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BATTLING COUNTERFEITS: The Italian and French fashion industries have had it with counterfeit goods.
On Thursday, the Camera Nazionale della Moda Italiana sponsored a conference in Milan called “The circulation and contraband of counterfeit or dangerous products: safeguarding the financial interests of the European Union and protecting consumers.” The event was organized by the Institute for Research into European Criminal Law in collaboration with the European Anti-fraud Office.
At the convention, the rapid spread of counterfeit goods on the Web — an easy tool for consumers seeking fake designer products – was a major point of discussion. Some participants proposed launching programs in design and fashion schools to educate students about the social problems linked to the counterfeit industry, including child labor and organized crime. Another key item on the menu was closer collaboration between the fashion industry and police and customs officers.
Italy, compared to other European countries, “is the one that has implemented the fewest plans both for sensitizing consumers and for fighting illegal activity,” according to the Camera della Moda.
Meanwhile, French luxury goods group Comité Colbert on Wednesday unveiled a new campaign against counterfeiting that uses tongue-in-cheek slogans to raise awareness of the issue among travelers. The campaign features seven visuals created by Cartier, Chanel, Christian Dior, Lacoste, Longchamp, Louis Vuitton and Van Cleef & Arpels with slogans such as: “Buy a fake Cartier, get a genuine criminal record.”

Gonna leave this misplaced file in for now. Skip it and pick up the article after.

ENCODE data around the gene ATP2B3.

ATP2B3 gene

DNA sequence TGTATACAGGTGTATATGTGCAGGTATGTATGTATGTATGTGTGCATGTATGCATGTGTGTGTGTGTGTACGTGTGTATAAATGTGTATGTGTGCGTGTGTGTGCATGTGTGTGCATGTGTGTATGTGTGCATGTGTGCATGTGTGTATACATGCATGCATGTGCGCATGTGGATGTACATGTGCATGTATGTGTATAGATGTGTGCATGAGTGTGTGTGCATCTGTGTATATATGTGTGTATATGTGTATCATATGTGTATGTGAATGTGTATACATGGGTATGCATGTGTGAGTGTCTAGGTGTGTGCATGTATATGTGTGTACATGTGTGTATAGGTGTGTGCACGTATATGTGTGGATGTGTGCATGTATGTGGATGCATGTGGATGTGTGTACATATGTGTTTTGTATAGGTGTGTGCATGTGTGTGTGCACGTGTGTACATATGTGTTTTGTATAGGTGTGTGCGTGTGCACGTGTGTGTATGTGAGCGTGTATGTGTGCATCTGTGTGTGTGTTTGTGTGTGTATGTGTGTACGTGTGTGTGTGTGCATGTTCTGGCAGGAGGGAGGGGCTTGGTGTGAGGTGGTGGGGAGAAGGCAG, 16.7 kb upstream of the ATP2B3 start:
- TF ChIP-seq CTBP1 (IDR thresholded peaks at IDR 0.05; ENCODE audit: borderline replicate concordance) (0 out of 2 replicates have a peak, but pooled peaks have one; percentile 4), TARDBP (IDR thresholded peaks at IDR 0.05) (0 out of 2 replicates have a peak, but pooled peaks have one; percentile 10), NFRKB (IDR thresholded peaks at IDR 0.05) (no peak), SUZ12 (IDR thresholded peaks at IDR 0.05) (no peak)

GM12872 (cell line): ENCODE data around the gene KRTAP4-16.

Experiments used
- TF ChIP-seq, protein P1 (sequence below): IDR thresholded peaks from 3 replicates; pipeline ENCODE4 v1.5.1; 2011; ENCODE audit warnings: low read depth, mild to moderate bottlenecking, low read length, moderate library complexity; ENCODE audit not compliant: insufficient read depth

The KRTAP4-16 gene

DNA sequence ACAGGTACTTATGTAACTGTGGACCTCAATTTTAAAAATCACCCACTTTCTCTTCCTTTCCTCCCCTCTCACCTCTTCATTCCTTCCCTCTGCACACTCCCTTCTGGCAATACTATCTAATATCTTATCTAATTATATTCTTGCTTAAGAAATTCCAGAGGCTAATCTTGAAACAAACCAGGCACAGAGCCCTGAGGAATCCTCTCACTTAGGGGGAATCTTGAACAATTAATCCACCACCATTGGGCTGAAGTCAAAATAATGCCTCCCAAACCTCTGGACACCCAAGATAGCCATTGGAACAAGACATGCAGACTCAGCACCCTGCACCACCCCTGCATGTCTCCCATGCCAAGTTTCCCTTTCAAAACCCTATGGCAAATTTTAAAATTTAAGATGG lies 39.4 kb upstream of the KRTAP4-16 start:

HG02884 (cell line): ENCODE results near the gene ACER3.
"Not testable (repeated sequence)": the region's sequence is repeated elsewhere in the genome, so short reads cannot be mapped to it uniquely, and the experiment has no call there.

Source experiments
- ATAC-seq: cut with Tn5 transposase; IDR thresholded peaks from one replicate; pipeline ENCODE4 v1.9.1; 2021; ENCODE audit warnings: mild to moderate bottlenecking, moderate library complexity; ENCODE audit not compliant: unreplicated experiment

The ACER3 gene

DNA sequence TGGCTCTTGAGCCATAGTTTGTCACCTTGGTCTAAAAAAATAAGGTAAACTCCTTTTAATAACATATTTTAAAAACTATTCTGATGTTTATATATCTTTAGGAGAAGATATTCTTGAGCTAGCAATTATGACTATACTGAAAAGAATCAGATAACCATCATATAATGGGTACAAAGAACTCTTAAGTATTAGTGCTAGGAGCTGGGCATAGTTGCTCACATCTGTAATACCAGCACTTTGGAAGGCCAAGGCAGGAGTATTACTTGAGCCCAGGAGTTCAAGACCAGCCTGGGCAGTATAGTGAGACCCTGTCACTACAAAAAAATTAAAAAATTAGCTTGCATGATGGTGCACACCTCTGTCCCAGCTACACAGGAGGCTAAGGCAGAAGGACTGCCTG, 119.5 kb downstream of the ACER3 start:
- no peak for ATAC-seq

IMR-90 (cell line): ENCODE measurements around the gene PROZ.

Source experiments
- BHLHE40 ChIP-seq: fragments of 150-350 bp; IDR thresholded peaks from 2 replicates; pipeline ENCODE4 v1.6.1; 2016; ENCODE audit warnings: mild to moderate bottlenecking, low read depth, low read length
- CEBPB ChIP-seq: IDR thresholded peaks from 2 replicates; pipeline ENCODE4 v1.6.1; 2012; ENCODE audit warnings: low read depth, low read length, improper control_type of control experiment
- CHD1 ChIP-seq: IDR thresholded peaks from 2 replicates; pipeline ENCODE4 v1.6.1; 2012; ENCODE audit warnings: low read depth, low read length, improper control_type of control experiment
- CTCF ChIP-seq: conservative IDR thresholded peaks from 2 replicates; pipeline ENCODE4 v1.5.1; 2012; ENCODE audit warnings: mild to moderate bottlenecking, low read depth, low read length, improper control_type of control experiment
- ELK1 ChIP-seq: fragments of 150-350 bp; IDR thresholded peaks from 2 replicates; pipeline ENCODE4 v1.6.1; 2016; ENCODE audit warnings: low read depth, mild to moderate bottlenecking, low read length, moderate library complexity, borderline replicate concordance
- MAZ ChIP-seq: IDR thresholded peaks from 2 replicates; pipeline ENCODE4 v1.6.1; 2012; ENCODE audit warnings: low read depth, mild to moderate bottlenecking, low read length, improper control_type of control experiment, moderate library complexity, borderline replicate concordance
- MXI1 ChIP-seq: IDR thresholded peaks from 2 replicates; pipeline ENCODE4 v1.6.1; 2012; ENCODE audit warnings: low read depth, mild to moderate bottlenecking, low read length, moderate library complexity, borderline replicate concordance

Produced in collaboration with French Customs, under the aegis of the French National Anti-Counterfeiting Committee (CNAC), 10,000 of the posters will be displayed from June in the 18 French airportswith the heaviest summer traffic. Comité Colbert president Elisabeth Ponsolle des Portes said sales of counterfeit products were flourishing thanks to the explosion of e-commerce sites offering fake designer goods. She noted that while the French postal service and several shipping companies had signed a charter of good conduct to fight against counterfeit goods on the Internet, bankinginstitutions and payment service providers had yet to join the effort.
“We think it is strange that what has been done in the United States has not been done in France. Apparently, yes they can, and I don’t see why we can’t,” she said. Christian Dior chief executive Sidney Toledano, meanwhile, said that although the majority of counterfeit products were made in Asia, the roots of the problem lay at home. “The people buying fake goods are not Chinese, Vietnamese or Russian, they are European,” he said. “Every time you buy a fake Lacoste, a fake Longchamp, a fake Chanel, you are shooting yourself in the foot on the values you hold dear.” The CNAC estimates that counterfeiting costs France 6 billion euros, or $7.5 billion at current exchange, in lost revenue ever year.